Sue Charlton, Jana Everett and Kathleen Staudt, Women, the State and Development (1989), pp. 1-19, 177-190.

_Summary: _ Book takes a statist look at development through the lens of feminist theory. Examines different ways that the state can affect gender interests, and how women interact with the state.  Easier to have a quick look over the notes than to summarize.




* State focused, feminist theory informed, examination of development

* Seeks to provide a gender-sensitive approach to states and development

* Emphasis on the public-private dichotomy


=== Perspectives on States ===

* State can be seen as

** Government (liberal-pluralist perspective)

** Ruling Class (Marxist perspective)

** Bureaucratic, coercive, and legal order (Statist perspective)

** A Normative Order

* Liberal Pluralist

** Politics is largely a matter of allocation in response to citizen demands or inputs

** Gender (and class) does not structure politics in any significant way

** State is blind to gender – women are potentially equal competitors

* Marxist

** State preserves the coherence of capitalist society

** Engels was interested in how the control of female labor sustains both family and state power

** Feminists in the Marxist tradition have not provided much understanding of other issues raised by women

* Statist

** Studies in this book fit more comfortably here

** “the assumption of relative state autonomy is the only way to integrate gender into analysis without casting women as merely one more pressure group or pushing gender far into the background of class relations” (5)

** “Institutionalized male privilege exists independently of the dominant class, and it means that women occupy a different, and subordinate, role in intergroup competition (when it exists).” (5)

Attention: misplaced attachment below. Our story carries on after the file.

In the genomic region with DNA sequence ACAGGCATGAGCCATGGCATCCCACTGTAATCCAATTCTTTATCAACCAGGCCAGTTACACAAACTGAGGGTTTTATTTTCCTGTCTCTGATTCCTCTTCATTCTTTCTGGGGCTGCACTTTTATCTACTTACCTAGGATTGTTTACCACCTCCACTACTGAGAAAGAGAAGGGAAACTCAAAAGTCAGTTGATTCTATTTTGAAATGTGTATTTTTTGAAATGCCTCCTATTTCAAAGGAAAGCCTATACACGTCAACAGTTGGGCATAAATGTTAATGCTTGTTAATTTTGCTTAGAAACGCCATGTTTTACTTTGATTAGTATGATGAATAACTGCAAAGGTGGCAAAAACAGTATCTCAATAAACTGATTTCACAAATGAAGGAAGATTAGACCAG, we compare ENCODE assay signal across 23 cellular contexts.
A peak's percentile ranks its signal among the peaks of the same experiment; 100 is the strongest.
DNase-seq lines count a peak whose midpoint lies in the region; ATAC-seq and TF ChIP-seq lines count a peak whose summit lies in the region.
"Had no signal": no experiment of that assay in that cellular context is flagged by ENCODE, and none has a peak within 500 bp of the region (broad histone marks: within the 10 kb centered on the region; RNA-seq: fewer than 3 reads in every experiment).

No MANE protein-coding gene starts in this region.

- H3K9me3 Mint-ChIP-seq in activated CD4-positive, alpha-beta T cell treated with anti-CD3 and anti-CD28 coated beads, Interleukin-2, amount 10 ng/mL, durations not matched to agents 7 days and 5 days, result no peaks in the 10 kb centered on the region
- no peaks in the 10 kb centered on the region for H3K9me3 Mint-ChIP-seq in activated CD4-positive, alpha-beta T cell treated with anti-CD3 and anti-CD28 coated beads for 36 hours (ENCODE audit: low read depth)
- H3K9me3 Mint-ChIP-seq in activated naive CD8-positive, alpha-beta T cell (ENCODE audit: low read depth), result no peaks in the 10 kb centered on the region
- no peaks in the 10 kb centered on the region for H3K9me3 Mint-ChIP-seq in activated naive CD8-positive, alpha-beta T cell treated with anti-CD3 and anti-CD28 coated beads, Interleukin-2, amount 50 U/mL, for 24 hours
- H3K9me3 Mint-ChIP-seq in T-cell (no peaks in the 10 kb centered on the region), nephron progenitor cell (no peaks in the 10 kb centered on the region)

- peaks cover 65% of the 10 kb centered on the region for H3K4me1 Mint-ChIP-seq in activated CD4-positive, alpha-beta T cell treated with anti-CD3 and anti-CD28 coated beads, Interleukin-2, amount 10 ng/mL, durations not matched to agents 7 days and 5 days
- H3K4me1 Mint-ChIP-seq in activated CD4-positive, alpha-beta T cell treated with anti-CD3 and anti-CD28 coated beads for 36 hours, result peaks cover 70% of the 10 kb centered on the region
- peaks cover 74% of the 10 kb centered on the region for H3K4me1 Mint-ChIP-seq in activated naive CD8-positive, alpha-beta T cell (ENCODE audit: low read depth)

=== States and Development ===

* The process of development is inseperable from the process of state development

* Critical question for women is the degree to which state enhancement serves their interests, and this answer depends both on a definition of interests and the characteristics of states as they develop at different times and places


=== Feminist Theory and the State ===

* Examination of the state is new to feminist theory

* How do we define women’s interests?

** _Strategic gender interests_ – derived deductively from the analysis of women’s subordination and the formulation of strategic objectives to overcome that subordination

** _Practical gender interests_ – arise from the concrete conditions of women’s location within the gender division of labor and respond to immediately perceived needs

** Importantly, these interests may at times conflict

* Current feminist analyses of the state have certain shortcomings

** Tend to be reductionist and one-dimensional

** Instrumental accounts associate the state with rule by men, so have trouble with female leaders

** Insufficient attention to the relationship of gender and other forms of structural inequality

** Theorizing has tended to be ethnocentric, focused primarily on the liberal democratic welfare states


=== States and Gender ===

* Feminist analyses must recognize historical variation in order to appreciate the relationship b/w states and gender

* The links between states and gender exist at three levels

** That of elites who occupy the official positions of the state

** That of state action and the intended and unintended consequences of state policies for strategic and practical gender interests

** Most complex level, and most crucial for women, is the collectivity of norms, laws, ideologies, and patterns of action that shape the meaning of politics and the nature of political discourse


==== State Officials ====

* Analysts note the absence of women in positions of state power